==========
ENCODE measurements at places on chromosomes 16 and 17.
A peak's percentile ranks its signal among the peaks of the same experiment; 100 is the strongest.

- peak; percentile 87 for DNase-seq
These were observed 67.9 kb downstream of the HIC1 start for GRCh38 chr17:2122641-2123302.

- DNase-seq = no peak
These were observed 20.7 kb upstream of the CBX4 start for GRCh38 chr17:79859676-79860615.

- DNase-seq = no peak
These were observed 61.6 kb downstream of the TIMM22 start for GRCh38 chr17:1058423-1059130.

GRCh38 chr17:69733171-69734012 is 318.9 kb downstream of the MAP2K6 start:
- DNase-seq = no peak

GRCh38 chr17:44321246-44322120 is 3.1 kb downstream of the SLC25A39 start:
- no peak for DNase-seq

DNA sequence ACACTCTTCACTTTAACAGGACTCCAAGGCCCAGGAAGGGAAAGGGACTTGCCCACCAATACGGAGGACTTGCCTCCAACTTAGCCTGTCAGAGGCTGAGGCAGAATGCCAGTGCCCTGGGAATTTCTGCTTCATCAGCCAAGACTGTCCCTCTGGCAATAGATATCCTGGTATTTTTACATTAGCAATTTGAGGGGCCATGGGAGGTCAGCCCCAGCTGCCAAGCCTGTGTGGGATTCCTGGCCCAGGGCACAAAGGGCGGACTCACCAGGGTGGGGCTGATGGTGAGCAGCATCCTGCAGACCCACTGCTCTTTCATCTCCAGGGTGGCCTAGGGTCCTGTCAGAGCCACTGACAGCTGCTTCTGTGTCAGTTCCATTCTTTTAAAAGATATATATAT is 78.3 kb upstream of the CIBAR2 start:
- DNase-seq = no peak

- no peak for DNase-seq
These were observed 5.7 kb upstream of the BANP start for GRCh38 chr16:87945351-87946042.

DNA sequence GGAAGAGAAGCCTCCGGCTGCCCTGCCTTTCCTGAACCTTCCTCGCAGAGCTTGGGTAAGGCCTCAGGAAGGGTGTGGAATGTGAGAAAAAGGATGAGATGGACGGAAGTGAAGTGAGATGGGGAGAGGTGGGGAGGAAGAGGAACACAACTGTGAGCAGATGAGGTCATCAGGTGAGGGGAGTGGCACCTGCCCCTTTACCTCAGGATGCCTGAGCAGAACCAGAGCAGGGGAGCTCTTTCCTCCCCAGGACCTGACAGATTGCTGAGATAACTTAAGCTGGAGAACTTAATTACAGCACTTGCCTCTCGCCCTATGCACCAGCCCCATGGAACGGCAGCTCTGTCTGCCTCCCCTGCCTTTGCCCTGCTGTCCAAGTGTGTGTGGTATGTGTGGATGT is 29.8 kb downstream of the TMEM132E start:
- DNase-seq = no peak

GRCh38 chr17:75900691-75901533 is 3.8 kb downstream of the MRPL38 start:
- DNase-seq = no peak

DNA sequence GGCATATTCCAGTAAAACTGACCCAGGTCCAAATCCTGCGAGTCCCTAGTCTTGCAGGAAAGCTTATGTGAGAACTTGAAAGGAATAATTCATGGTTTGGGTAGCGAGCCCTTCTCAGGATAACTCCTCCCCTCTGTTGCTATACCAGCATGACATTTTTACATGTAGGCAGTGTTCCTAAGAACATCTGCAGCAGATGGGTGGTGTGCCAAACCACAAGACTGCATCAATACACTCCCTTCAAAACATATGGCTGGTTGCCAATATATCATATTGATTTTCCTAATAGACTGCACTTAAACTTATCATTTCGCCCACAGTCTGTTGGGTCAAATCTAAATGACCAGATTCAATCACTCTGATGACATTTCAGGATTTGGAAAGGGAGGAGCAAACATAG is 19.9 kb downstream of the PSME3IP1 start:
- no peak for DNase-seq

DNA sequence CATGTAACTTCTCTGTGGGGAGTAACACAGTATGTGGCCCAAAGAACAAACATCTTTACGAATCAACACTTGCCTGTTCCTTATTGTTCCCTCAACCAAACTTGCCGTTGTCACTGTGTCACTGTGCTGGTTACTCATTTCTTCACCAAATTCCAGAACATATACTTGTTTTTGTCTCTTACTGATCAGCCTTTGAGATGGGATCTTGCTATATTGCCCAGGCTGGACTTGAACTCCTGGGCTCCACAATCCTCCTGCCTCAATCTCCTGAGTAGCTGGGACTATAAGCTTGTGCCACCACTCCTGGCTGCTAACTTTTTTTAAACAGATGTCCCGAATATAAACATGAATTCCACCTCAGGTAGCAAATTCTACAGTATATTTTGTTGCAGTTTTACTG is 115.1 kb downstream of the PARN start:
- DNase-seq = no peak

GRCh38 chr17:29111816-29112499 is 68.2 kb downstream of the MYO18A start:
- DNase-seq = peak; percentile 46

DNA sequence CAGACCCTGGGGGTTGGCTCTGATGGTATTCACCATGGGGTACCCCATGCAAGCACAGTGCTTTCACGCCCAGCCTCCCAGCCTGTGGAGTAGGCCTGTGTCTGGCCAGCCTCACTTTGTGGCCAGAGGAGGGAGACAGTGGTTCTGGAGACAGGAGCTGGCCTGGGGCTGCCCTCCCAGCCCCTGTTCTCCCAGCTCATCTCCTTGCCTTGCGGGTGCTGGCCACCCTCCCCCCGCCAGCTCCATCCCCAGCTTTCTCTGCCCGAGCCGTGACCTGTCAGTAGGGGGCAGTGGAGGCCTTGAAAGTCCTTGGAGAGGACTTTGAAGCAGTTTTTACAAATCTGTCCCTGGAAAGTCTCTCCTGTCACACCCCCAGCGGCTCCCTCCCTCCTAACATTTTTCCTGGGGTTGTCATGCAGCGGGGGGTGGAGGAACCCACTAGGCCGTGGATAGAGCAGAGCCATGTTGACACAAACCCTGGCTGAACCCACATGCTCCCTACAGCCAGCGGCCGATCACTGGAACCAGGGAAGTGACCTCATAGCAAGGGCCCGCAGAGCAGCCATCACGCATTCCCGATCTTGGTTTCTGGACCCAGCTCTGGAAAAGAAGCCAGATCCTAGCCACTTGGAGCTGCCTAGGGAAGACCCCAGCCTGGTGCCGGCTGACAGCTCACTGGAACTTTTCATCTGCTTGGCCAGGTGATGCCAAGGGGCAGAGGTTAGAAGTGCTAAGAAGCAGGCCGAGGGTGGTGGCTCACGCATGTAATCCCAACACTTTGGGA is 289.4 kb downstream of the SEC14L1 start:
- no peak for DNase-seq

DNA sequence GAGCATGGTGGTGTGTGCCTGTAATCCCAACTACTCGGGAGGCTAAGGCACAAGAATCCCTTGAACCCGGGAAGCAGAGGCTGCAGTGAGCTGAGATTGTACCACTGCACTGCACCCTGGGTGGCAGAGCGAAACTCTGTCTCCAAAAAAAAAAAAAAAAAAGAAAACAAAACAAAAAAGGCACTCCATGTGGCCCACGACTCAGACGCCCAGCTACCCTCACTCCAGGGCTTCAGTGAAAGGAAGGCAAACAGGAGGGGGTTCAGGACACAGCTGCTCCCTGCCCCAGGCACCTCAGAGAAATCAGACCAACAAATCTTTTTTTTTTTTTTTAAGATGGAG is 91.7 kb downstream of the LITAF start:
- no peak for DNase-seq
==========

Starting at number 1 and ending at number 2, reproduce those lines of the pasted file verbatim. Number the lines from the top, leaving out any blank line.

ENCODE measurements at places on chromosomes 16 and 17.
A peak's percentile ranks its signal among the peaks of the same experiment; 100 is the strongest.